What was the name of this village before the revolution? “There was no village here before the revolution, it was a river here,” says Kirill (36), whose family are the only permanent dwellers of Чырвоны Кастрычник (Chyrvony Kastrychnik, Red October in Belarussian), “In the early years of the Soviet Union, they straightened up the Dnieper River for navigation. People from an overpopulated village nearby moved here then.” The whole region of Polesia, full of swamps and flooding rivers, has long been ignored by history. Local folks spoke their own language that had no name, they were calling it “our speech”. Even in the interwar period of 1918-1939, many dwellers of Polesia were not seeing themselves as belonging to any nation – asked who they were, they would answer “we’re from here.” They lived the same way for hundreds of years, growing and collecting food in the summer and in the winter making clothes and other commodities. “Every day of the year had its scheduled tasks, they always knew what to do,” says Kirill, “The oldest people remember it as a very happy time, with almost unlimited freedom.” Everything got changed in the time of the Soviet Union, that is after World War II in the west of Polesia and here – after the October Revolution, the Red October.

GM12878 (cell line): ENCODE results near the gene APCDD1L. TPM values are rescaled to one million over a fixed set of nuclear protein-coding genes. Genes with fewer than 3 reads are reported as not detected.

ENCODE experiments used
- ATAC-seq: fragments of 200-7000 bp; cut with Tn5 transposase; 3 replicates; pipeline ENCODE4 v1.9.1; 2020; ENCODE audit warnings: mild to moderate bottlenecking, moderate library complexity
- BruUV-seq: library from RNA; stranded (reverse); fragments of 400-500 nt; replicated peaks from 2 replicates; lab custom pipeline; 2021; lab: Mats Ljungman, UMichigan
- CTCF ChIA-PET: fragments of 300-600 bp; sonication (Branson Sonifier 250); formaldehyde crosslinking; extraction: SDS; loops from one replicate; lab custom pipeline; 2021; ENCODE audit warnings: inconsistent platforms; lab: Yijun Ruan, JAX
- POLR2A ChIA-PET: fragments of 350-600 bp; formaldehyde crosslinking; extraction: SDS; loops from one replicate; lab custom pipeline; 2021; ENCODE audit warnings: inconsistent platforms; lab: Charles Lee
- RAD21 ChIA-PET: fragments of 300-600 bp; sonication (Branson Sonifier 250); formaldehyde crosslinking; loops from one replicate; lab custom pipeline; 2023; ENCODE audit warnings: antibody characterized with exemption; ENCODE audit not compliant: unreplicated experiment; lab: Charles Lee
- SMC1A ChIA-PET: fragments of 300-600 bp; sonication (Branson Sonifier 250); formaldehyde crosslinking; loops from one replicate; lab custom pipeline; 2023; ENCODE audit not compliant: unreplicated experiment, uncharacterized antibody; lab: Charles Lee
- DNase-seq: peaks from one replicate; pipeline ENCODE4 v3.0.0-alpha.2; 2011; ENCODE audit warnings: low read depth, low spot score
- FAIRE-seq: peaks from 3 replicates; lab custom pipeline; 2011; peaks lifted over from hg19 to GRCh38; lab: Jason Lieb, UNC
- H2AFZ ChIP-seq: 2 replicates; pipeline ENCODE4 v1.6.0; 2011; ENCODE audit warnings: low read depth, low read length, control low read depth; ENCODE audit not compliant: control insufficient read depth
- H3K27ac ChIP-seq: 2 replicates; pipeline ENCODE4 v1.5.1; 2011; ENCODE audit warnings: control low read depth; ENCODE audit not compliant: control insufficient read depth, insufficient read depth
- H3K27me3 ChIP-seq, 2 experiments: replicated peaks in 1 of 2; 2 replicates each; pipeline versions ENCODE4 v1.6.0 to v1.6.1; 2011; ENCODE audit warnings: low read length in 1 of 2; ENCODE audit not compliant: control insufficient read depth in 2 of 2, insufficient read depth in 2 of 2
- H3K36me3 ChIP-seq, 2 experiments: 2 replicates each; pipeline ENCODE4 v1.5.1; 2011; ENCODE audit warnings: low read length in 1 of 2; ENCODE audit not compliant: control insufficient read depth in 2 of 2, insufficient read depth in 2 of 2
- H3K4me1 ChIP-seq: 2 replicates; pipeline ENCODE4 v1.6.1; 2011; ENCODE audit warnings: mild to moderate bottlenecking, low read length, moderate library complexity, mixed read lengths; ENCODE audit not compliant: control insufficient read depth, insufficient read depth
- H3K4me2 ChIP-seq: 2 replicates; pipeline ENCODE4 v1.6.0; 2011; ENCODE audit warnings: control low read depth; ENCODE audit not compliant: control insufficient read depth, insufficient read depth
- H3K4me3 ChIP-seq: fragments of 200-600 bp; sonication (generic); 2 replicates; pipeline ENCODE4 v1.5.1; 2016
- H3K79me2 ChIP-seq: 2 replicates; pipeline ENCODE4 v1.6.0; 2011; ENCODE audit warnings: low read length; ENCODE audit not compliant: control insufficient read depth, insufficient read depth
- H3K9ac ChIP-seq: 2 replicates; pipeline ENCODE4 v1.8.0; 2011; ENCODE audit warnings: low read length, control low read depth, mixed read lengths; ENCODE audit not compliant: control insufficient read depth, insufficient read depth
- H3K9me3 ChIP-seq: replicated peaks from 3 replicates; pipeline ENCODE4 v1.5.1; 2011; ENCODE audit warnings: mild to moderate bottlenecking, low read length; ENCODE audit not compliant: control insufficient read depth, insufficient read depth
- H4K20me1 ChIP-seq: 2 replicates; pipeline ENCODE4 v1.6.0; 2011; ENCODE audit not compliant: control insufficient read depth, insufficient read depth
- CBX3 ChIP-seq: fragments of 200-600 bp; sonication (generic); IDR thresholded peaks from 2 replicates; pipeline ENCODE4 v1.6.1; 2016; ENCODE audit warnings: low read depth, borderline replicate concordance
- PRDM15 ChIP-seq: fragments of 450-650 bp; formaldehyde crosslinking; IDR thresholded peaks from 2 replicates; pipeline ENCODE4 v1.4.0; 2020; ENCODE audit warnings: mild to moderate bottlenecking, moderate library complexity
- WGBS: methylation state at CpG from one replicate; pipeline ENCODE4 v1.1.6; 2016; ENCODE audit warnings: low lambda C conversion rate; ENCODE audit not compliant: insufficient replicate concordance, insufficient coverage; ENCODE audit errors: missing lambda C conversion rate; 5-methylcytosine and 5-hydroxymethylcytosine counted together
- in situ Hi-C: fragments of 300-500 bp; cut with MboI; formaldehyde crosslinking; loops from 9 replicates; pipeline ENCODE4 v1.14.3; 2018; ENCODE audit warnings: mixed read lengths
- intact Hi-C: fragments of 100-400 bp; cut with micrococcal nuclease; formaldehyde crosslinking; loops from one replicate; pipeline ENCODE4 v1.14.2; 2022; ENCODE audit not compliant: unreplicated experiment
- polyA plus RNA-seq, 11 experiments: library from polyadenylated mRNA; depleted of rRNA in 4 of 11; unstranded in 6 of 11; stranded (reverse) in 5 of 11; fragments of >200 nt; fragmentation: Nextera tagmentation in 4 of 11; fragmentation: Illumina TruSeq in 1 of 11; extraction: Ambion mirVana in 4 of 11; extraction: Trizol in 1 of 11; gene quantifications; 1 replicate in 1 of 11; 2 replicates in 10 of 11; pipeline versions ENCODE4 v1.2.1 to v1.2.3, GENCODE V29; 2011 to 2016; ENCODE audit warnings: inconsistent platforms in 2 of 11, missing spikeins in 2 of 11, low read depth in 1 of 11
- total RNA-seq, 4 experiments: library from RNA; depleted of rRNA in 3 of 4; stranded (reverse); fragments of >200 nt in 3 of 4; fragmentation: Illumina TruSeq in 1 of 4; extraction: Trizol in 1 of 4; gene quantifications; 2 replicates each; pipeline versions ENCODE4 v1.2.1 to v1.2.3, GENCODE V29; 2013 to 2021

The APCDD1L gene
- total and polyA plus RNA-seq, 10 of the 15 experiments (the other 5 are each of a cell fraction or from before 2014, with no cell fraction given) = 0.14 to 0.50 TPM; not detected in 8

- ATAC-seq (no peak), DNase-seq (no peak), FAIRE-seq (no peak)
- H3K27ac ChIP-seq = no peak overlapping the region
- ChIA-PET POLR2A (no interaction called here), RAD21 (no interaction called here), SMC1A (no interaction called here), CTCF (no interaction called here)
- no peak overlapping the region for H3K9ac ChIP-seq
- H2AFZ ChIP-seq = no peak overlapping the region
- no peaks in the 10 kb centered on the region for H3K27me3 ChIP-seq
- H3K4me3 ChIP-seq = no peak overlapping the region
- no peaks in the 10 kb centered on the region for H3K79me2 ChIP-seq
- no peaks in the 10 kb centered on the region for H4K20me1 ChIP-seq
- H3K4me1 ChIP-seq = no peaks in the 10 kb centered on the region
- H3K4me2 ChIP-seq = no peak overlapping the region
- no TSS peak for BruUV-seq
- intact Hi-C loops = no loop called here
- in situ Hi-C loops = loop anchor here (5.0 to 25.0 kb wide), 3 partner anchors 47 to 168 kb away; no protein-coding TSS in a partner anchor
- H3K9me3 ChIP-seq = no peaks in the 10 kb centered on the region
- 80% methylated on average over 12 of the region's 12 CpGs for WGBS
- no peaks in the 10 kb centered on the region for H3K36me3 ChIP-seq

For the last 10 days we’ve been in Minsk, Belarus. Being here reminds me of how Poland was early in the ’90s, when the plastic, colourful world of empty satisfaction from buying stuff you don’t need hadn’t yet replaced the grim, grey world of pissed-off, grumpy people drowning in mud, being so frustrated with lack of opportunities. For most of the time, the weather here has been more grey than you can imagine, with low hanging clouds, freezing drizzle, dense fog… in such weather, you have to keep the lights on inside your house even though the daylight still lasts 10 hours. People here don’t have perspectives either. They need to work very hard for really little money and grim, concrete-paneled communist blocks are still being built and partly covered with pale pink or green paint. If you ask someone a question and don’t articulate your words clearly enough, the reaction more often than not, will be What?! And, stuck deep in this kind of environment, which only lurks, waiting to bring up the worst moods from the gloomiest parts of your psyche, we discovered some amazing art. But first, look at a couple of pictures to get the atmosphere.
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Minsk. “How is Belarus different from Australia?” they asked me at the weekly couchsurfing meet up. There were 40 or so people at the event. 5 were foreigners. I feel like a celebrity. They want me to tell them about the rest of the world. What is it like out there? They want to know about my work history. My salary. Our retirement age. My opinion on the refugee crisis. “How is Belarus different from Australia?” Can I think of one way in which they are the same?